Over the last three years, Amazon has applied its logistics and computing expertise to coordinate donations and delivery of needed items to communities hit by hurricanes, wildfires and other natural disasters.

In recent months, the company has put its disaster relief expertise to work addressing the “everyday disaster” of the pandemic, and the economic devastation and food insecurity that has spread in its wake, said Bettina Stix, who heads Disaster Relief by Amazon.

When her team began working from home in early March, Stix said they immediately began thinking about ways to help people who cannot afford food, and, with the virus spreading, could no longer safely access food banks, which themselves have been overwhelmed by demand and strapped for resources.  

Stix asked Amazon’s operations team if the company’s contract delivery drivers could be dispatched to help make deliveries from food banks. She compared short-term limitations on movement in the aftermath of a hurricane to the ongoing difficulties experienced during the pandemic, with reduced public transportation and safety concerns, particularly for vulnerable populations.  

Since then, Amazon Flex drivers have delivered some 6 million meals from food banks and school district kitchens in 25 cities around the world. The company says it plans to make a million more meal deliveries through August.

In Seattle, Amazon Flex drivers pick up packages of 14 meals prepared by Seattle Public Schools (SPS) Nutrition Services from Denny International Middle School in Delridge and distribute them directly to the homes of students who are medically fragile, have disabilities or are experiencing homelessness. Amazon delivers food boxes to about 390 families each day, on average. More than 1,800 SPS students are participating in the program.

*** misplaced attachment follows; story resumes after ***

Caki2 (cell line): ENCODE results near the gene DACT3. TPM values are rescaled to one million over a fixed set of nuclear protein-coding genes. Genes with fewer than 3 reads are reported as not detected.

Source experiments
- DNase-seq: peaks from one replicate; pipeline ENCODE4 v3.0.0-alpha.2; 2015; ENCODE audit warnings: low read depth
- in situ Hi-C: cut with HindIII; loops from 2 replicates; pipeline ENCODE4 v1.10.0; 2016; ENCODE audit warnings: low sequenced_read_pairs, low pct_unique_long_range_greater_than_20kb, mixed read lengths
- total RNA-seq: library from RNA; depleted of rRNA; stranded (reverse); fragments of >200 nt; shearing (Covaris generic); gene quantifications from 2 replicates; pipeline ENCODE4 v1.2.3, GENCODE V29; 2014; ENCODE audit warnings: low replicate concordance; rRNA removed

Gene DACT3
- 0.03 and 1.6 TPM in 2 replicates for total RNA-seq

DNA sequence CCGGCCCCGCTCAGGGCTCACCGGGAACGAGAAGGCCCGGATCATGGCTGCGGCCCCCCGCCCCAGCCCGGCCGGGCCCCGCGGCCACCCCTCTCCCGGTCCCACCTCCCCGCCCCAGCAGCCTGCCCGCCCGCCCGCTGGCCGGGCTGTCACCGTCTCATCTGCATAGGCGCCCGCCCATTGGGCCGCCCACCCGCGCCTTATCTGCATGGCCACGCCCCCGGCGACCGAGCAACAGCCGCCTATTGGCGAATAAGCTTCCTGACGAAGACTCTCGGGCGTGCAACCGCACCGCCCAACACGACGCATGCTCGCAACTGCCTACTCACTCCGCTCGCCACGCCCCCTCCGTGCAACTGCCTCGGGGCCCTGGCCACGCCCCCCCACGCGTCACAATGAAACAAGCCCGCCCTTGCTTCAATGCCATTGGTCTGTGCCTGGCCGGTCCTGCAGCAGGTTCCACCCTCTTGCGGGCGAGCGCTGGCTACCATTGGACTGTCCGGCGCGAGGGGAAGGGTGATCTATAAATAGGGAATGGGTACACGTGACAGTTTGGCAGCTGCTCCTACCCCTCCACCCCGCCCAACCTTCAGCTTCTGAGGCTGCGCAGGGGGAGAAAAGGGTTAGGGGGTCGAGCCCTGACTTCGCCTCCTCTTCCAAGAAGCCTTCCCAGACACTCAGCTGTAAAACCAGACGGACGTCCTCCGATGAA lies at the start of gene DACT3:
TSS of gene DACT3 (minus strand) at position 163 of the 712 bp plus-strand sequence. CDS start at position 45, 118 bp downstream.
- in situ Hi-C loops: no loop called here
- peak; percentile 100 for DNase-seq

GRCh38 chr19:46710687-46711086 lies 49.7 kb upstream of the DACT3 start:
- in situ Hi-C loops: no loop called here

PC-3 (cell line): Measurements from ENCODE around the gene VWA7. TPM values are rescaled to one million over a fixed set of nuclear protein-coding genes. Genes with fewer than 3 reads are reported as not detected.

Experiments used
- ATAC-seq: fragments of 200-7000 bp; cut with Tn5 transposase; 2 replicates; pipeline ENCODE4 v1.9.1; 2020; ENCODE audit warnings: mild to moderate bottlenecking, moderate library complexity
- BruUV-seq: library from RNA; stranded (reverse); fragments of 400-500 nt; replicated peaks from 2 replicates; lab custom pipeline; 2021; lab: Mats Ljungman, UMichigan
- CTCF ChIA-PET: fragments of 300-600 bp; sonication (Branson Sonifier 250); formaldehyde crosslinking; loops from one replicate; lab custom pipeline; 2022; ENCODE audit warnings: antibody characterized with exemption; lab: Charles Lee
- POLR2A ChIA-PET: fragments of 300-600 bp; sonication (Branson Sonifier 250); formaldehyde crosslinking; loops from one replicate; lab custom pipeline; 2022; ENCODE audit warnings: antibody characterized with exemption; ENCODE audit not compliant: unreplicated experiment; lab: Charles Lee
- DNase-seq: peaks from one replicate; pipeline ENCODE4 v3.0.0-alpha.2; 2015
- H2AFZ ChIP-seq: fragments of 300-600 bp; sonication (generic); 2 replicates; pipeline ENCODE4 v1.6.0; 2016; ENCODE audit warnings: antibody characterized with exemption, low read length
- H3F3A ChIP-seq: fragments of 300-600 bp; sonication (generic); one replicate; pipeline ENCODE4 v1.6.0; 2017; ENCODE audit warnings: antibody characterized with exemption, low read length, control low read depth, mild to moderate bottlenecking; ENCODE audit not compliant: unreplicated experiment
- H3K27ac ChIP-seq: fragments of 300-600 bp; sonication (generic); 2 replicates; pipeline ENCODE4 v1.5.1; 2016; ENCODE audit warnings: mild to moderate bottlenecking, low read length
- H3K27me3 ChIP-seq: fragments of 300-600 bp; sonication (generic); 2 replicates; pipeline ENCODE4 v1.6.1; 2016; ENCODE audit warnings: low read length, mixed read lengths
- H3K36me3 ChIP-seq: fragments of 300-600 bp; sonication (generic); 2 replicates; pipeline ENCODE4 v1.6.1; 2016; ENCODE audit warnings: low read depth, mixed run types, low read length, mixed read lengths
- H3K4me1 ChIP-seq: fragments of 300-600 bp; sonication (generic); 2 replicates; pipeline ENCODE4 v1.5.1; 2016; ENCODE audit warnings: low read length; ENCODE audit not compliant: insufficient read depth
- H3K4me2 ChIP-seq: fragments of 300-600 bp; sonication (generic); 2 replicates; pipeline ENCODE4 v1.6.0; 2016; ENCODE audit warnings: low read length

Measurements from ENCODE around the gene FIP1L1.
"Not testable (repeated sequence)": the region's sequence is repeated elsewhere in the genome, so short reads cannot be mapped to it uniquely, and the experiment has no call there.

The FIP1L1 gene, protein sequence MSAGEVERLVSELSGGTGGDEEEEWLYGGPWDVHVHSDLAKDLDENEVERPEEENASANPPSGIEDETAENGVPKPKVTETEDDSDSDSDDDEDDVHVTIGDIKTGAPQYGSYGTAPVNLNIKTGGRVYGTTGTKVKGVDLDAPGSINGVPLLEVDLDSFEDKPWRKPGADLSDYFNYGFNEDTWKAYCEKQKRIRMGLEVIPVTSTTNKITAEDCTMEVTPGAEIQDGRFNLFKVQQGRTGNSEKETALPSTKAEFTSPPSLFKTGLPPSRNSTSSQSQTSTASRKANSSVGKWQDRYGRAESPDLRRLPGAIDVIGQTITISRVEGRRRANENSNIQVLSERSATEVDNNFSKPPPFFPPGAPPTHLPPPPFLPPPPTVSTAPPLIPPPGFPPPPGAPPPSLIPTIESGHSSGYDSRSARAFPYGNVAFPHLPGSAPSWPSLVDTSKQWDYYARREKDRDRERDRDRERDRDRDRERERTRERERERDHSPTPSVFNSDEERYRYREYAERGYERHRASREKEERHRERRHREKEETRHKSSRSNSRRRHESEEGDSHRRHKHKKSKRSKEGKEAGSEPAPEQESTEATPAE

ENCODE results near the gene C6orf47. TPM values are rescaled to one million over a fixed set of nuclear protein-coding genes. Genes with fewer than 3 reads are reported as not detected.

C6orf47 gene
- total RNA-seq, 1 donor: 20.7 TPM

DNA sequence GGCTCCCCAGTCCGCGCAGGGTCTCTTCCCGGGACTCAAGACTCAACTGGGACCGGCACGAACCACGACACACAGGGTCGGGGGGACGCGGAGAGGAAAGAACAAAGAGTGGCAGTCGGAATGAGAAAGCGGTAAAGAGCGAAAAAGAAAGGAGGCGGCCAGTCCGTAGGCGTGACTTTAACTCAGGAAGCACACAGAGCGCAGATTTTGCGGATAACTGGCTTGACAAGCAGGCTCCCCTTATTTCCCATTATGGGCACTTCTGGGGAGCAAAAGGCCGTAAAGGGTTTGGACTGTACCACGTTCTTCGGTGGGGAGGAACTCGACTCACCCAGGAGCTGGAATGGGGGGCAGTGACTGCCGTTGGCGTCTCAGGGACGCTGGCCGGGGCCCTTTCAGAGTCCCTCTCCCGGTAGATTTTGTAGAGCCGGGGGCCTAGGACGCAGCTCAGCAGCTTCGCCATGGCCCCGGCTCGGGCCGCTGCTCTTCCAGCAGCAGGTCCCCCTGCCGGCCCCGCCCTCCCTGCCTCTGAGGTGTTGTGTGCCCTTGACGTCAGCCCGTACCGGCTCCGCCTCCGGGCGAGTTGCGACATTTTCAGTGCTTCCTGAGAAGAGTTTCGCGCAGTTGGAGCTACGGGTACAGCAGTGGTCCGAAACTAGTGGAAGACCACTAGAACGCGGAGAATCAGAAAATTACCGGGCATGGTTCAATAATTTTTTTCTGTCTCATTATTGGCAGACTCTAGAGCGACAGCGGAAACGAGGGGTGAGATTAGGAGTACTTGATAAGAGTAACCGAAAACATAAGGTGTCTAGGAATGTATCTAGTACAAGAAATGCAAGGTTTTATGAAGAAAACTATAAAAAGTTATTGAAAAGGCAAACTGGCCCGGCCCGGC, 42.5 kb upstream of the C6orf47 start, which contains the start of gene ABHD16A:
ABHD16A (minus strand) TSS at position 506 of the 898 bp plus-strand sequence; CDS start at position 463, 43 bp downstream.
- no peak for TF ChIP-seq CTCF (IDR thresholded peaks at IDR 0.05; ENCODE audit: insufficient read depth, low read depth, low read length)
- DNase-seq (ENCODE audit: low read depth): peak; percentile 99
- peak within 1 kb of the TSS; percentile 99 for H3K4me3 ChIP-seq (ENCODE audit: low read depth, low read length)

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“They’re experts at what they do, and to channel that into something like meal delivery to help our students and families is fantastic,” SPS spokesman Tim Robinson said of Amazon.

While the shape of the school year remains in flux with last week’s recommendation by SPS Superintendent Denise Juneau that students continue learning from home in the fall, Amazon plans to continue the deliveries for “the foreseeable future,” Stix said.  

Amazon has previously supported food programs at other school districts through the nonprofit No Kid Hungry campaign. The company’s support for SPS includes an emergency relief fund begun in late 2018, which some students’ families have used for food relief, utility payments or medical bills, Stix said. Amazon also donated some 8,200 Chromebook laptop computers to the district to help equip elementary students for remote learning.

The Amazon Flex deliveries are one of several ways SPS has worked to keep students fed in the months since school buildings closed in early March. Other programs from the Backpack Brigade, FareStart and the district itself — including one that sent meals to students delivered by school buses — have helped feed thousands of families across the city.

Robinson said the district has provided more than 1.2 million meals, including nearly 318,000 distributed by Amazon.

Amazon founder and CEO Jeff Bezos, whose wealth has increased some $64 billion along with Amazon’s surging stock price so far this year, committed $100 million of his own fortune in April to Chicago-based Feeding America, a food bank network. That donation — while not his only philanthropy — amounts to about 0.05% of Bezos’ fortune, estimated to be $179 billion on Monday by the Bloomberg Billionaires Index.

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U.S. billionaires as a group have seen their wealth increase $755 billion between March 18 and July 23, according to Inequality.org, a project of the Institute for Policy Studies, a progressive think tank. More than 52.4 million people made initial claims for unemployment during that time period.

An Amazon spokesperson did not immediately respond to questions about its spending on the food delivery programs, or its total corporate contributions to pandemic relief.

Editor’s note: This story was updated to clarify the number of students and families receiving meals from SPS delivered by Amazon.

Amazon supports The Seattle Times through the Education Lab project.